Enter the new 2.0-liter turbocharged four-cylinder, which outputs an impressive 270 hp and 295 lb-ft of torque. The EPA rates this engine at up to 31 mpg on the highway. That beats the base model’s highway rating and adds more torque than the V6. Power outputs in the 2.0L are quicker on the draw, coming at lower RPM, and the towing capability between the turbocharged four and the V6 is a mere 500 pounds. All for an upgrade price that is only about $500 over the six. The punchier responses, better fuel economy, and strong torque output while off-road are all good reasons to think of the 2.0L turbo-four as the best engine option for the 2019 Cherokee. Until Jeep decides to make a Trackhawk or diesel version, that is. Then bets are off.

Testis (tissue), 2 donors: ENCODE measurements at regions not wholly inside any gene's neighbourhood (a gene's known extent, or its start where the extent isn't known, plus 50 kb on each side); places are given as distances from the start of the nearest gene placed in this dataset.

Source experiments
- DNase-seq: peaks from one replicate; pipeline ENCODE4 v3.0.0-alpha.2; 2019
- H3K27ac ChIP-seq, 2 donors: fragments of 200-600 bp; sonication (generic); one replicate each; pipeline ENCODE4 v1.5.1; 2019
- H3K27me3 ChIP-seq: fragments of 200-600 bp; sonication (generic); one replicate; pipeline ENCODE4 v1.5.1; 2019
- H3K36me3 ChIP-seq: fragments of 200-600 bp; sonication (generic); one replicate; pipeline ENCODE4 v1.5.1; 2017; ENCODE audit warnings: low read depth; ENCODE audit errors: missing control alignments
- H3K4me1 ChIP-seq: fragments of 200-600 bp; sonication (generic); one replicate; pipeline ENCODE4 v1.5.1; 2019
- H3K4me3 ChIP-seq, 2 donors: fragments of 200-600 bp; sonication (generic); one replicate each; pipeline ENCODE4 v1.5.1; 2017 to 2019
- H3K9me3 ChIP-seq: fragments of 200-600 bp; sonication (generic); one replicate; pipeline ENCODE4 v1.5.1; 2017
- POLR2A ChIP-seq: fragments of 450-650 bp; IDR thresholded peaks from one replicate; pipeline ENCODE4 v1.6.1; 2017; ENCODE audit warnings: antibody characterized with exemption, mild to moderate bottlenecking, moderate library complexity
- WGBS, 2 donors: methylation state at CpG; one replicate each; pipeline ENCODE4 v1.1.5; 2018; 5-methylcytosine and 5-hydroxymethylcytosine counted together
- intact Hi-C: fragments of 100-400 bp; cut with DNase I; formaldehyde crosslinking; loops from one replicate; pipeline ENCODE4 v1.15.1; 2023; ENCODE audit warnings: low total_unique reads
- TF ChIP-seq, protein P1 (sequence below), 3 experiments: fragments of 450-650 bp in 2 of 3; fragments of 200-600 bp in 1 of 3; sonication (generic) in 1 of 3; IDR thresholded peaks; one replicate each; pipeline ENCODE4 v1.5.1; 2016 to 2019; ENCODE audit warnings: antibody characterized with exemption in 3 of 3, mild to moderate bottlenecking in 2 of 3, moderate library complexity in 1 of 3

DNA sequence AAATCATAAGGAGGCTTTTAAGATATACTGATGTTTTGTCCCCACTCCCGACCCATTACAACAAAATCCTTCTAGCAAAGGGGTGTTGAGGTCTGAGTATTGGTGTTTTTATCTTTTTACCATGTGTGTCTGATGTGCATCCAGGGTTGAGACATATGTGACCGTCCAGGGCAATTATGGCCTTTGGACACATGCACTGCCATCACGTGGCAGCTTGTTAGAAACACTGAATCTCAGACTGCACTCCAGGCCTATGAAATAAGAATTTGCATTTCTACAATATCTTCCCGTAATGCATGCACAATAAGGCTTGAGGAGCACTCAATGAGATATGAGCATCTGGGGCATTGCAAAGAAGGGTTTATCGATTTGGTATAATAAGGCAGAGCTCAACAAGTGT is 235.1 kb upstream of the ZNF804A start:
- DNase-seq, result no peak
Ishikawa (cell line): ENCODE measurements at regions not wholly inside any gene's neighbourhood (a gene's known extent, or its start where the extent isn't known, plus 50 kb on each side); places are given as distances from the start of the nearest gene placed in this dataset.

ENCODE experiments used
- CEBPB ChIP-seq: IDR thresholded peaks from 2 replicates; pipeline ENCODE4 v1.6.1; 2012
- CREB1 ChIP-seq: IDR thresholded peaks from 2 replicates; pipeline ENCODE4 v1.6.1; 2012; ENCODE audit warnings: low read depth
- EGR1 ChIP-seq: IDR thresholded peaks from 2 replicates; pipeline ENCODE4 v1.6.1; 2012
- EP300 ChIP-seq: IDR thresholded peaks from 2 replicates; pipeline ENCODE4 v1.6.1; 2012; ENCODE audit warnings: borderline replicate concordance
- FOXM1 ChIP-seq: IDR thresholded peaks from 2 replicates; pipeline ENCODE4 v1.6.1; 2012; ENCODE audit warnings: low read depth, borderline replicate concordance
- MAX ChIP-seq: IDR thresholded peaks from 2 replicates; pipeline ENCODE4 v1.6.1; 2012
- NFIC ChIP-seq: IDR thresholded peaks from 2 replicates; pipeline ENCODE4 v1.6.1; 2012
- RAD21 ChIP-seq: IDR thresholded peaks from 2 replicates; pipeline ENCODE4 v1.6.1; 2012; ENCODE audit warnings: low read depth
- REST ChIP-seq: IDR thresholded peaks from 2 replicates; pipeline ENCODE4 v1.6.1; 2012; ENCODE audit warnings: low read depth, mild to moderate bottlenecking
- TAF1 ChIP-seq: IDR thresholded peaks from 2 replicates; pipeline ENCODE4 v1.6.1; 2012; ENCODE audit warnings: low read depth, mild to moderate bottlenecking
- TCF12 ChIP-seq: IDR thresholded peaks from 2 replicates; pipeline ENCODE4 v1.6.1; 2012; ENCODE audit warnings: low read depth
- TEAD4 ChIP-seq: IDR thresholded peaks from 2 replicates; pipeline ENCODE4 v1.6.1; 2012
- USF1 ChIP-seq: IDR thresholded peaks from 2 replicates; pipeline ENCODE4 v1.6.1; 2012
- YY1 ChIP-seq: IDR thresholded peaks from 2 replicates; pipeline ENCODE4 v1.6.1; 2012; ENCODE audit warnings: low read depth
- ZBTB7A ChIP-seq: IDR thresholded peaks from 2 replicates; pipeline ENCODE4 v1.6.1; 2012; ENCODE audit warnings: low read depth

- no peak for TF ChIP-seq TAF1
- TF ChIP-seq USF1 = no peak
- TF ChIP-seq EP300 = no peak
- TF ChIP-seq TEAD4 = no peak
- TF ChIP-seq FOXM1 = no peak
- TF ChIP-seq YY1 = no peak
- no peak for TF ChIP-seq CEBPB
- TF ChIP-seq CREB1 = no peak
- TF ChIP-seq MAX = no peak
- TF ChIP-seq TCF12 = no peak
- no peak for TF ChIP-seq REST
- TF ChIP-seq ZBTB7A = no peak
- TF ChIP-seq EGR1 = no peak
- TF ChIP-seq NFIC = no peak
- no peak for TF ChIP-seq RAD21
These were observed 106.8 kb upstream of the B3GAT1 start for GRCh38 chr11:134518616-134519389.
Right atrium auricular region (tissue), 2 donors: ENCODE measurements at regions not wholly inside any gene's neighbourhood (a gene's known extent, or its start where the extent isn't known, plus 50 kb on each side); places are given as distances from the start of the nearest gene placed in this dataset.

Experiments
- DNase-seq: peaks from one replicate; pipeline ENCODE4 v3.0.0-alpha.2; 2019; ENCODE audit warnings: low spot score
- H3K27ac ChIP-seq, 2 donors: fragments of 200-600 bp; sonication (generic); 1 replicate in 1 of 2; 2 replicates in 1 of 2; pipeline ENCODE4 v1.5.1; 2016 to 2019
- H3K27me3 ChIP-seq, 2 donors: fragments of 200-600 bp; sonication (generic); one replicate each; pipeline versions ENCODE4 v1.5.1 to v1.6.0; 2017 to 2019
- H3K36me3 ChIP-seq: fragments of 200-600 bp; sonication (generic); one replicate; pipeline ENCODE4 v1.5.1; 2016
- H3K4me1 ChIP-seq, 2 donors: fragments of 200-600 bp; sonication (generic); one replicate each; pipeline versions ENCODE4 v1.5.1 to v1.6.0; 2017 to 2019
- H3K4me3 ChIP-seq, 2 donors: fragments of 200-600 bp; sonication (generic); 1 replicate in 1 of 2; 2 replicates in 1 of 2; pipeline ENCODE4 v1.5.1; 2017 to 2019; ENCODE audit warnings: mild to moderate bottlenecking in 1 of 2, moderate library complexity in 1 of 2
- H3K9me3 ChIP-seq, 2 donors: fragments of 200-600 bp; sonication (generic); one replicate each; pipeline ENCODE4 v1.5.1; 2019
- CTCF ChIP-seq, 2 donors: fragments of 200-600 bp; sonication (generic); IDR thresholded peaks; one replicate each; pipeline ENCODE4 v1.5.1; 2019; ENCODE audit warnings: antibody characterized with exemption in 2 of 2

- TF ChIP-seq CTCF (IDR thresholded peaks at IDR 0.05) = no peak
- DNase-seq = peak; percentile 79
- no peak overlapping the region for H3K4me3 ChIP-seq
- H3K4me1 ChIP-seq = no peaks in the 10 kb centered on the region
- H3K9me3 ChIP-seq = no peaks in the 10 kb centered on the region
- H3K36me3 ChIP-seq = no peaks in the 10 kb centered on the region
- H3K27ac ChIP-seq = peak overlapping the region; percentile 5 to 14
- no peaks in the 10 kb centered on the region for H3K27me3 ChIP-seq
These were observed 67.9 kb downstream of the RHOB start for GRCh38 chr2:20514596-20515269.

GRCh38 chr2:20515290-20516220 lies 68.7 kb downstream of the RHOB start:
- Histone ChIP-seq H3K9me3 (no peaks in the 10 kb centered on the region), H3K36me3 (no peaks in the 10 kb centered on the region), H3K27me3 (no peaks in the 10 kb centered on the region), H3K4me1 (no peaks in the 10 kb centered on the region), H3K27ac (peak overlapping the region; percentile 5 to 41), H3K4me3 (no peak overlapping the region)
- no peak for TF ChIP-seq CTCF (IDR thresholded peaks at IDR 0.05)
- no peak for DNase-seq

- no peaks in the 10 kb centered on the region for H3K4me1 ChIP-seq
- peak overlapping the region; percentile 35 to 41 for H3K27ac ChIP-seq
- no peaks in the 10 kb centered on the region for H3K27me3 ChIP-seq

Going inside the new 2019 Jeep Cherokee, we assumed that with all of this opportunity for Jeep to screw things up with the Cherokee’s upgrade, this is where they’d do it. We were disappointed. Jeep kept the upscale interior and smart design of the previous-generation Cherokee largely intact with this new one. They even made it better. The center stack has been redesigned to be less bulky and the cargo area has been tweaked to add more usable space. Our greatest complaint from the previous-gen Cherokee (and all Jeep models) was the continual use of monotone (usually black) colors in the cabin. That’s also changed, with Jeep adding more trim items to give offsets and contrasts for a more interesting look.